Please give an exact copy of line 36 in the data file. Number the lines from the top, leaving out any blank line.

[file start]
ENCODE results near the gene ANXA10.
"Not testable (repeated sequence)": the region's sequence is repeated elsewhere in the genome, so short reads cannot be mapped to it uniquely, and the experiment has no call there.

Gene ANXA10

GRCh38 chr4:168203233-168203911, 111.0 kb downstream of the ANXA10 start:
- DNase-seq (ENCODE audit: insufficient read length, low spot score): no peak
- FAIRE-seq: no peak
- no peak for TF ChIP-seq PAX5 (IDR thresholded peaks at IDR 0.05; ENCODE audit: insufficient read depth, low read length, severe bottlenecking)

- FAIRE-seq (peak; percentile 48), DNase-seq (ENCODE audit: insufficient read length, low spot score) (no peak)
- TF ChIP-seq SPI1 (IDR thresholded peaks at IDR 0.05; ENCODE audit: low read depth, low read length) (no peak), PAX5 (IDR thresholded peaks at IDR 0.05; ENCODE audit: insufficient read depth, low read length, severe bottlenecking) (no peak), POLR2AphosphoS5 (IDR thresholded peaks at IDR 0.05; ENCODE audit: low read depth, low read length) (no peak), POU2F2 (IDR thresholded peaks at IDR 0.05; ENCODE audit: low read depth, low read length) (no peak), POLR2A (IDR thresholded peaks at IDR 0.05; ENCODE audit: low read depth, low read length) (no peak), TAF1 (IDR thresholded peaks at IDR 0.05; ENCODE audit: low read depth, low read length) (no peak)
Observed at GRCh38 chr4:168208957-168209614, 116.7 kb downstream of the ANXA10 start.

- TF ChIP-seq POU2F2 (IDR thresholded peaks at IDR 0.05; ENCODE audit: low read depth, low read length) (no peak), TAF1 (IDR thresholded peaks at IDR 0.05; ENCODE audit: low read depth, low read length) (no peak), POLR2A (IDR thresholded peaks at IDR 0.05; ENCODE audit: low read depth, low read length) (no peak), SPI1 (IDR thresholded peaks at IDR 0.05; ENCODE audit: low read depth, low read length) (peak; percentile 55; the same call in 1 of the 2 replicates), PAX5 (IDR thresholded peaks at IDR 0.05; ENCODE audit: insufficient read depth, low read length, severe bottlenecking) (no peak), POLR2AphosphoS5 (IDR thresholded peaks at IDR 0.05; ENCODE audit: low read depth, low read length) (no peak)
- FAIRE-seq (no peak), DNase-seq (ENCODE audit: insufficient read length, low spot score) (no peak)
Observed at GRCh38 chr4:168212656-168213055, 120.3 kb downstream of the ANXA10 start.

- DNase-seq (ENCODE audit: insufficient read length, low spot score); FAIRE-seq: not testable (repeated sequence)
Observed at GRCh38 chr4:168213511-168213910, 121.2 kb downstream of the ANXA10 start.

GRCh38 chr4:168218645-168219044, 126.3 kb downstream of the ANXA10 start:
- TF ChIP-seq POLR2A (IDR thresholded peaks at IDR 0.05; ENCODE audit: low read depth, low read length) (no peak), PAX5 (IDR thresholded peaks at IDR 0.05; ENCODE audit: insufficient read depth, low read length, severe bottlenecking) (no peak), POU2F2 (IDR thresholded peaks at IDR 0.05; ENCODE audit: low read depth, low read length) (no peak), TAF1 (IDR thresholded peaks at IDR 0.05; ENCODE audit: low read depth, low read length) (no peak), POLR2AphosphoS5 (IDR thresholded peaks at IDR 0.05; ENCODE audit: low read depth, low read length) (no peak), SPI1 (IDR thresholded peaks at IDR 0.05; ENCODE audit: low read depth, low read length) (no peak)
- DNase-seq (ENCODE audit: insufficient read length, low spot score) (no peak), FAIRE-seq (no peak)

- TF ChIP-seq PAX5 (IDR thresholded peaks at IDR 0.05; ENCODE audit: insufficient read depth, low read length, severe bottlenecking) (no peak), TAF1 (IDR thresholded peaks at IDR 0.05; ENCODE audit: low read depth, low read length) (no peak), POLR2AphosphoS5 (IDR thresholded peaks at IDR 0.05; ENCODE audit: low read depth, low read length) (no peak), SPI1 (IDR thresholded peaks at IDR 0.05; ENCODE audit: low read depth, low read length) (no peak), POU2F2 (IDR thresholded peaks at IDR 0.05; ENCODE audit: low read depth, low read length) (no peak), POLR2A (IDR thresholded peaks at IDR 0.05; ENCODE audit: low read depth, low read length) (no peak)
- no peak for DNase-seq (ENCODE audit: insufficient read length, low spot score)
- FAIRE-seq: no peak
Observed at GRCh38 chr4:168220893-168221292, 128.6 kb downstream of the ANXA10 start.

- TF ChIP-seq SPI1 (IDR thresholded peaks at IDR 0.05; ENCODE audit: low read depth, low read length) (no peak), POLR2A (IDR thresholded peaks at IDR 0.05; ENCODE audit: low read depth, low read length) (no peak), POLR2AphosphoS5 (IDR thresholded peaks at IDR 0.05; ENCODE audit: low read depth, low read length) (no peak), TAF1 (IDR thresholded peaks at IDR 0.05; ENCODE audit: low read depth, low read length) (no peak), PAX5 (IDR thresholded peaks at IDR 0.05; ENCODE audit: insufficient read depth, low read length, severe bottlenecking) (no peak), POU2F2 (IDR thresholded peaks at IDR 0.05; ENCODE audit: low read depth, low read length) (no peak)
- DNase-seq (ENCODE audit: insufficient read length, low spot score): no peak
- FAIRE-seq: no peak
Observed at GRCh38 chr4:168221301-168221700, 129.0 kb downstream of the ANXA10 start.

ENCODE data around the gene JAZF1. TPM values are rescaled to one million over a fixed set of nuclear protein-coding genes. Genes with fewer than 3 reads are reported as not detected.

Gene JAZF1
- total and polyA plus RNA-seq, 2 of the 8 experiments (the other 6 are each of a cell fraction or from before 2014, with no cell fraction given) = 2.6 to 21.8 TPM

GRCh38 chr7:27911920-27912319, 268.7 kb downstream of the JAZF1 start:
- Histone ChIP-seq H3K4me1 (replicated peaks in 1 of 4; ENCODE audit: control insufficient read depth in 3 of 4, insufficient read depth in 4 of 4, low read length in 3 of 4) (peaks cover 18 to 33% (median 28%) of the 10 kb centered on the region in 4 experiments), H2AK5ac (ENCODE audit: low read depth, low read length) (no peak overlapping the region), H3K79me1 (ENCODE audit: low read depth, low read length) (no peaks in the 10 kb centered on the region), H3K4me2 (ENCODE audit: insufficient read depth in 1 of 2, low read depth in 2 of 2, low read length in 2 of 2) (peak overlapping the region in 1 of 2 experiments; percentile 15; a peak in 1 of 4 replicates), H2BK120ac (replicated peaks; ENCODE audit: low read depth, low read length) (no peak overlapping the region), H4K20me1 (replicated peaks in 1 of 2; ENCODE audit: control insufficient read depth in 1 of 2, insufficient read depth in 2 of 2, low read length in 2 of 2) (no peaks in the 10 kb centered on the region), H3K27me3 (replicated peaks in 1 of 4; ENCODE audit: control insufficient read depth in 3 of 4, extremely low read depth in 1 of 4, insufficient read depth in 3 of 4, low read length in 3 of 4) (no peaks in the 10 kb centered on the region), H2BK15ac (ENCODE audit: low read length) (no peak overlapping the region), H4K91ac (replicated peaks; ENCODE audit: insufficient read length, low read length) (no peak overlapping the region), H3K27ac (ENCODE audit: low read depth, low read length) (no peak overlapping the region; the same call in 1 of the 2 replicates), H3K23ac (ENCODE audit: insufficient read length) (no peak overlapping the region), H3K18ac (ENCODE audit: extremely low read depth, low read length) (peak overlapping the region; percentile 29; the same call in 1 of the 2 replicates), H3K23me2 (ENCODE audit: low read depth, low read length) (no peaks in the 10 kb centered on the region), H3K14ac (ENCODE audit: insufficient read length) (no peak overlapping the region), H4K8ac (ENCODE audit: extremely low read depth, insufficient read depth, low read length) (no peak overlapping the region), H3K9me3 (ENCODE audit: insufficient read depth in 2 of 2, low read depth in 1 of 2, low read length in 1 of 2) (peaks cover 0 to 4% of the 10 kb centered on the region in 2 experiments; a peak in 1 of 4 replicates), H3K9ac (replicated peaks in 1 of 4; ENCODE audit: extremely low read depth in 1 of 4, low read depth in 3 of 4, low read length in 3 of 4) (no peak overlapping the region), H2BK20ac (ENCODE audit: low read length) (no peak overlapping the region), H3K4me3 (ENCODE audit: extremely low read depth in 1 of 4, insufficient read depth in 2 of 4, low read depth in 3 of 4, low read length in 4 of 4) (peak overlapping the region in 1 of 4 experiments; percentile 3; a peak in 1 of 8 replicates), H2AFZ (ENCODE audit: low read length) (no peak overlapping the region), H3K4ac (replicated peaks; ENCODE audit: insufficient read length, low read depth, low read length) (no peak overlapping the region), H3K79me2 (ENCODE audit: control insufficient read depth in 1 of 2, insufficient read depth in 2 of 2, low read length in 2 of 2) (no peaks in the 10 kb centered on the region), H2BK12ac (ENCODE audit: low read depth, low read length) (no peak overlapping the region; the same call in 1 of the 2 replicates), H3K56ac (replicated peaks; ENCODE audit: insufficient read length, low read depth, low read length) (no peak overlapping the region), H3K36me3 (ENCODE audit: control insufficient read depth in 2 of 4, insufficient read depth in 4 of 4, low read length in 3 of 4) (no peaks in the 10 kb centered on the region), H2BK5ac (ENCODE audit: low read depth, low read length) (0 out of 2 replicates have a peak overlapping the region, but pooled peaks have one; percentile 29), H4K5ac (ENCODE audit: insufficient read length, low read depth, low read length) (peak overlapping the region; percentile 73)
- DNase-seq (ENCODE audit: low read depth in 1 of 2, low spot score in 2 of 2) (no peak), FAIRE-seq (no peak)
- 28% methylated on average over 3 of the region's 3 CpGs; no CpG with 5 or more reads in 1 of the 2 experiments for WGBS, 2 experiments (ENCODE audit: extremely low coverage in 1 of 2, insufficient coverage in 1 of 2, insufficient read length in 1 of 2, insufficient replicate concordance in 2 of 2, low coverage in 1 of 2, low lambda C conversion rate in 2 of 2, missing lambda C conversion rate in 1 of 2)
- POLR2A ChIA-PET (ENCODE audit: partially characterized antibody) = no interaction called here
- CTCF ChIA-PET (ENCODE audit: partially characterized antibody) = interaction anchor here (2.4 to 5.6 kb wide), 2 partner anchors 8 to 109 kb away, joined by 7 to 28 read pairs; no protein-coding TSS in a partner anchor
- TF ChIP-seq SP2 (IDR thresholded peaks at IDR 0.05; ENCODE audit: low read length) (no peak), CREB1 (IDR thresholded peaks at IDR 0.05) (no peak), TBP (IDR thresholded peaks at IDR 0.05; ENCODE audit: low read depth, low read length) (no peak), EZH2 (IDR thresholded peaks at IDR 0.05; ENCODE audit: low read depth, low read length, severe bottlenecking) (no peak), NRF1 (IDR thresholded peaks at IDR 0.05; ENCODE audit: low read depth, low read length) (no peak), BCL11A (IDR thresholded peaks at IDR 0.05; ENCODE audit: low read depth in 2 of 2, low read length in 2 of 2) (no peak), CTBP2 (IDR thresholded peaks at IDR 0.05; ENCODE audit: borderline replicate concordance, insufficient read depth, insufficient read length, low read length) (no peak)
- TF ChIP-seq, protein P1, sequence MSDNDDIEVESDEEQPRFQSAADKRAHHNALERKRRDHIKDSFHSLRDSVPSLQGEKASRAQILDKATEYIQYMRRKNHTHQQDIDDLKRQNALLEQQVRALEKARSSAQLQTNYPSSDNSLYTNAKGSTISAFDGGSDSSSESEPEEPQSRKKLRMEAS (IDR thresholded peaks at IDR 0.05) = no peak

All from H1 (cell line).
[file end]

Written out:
- TF ChIP-seq SP2 (IDR thresholded peaks at IDR 0.05; ENCODE audit: low read length) (no peak), CREB1 (IDR thresholded peaks at IDR 0.05) (no peak), TBP (IDR thresholded peaks at IDR 0.05; ENCODE audit: low read depth, low read length) (no peak), EZH2 (IDR thresholded peaks at IDR 0.05; ENCODE audit: low read depth, low read length, severe bottlenecking) (no peak), NRF1 (IDR thresholded peaks at IDR 0.05; ENCODE audit: low read depth, low read length) (no peak), BCL11A (IDR thresholded peaks at IDR 0.05; ENCODE audit: low read depth in 2 of 2, low read length in 2 of 2) (no peak), CTBP2 (IDR thresholded peaks at IDR 0.05; ENCODE audit: borderline replicate concordance, insufficient read depth, insufficient read length, low read length) (no peak)